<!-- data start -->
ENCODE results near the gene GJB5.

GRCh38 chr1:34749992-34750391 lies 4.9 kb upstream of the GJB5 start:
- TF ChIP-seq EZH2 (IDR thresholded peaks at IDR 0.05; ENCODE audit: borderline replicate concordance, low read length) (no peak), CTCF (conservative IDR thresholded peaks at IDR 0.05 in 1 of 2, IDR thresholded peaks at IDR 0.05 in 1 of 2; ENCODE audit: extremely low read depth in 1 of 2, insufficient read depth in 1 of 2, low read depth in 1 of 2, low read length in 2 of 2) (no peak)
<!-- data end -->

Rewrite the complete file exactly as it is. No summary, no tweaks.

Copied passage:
ENCODE results near the gene GJB5.

GRCh38 chr1:34749992-34750391 lies 4.9 kb upstream of the GJB5 start:
- TF ChIP-seq EZH2 (IDR thresholded peaks at IDR 0.05; ENCODE audit: borderline replicate concordance, low read length) (no peak), CTCF (conservative IDR thresholded peaks at IDR 0.05 in 1 of 2, IDR thresholded peaks at IDR 0.05 in 1 of 2; ENCODE audit: extremely low read depth in 1 of 2, insufficient read depth in 1 of 2, low read depth in 1 of 2, low read length in 2 of 2) (no peak)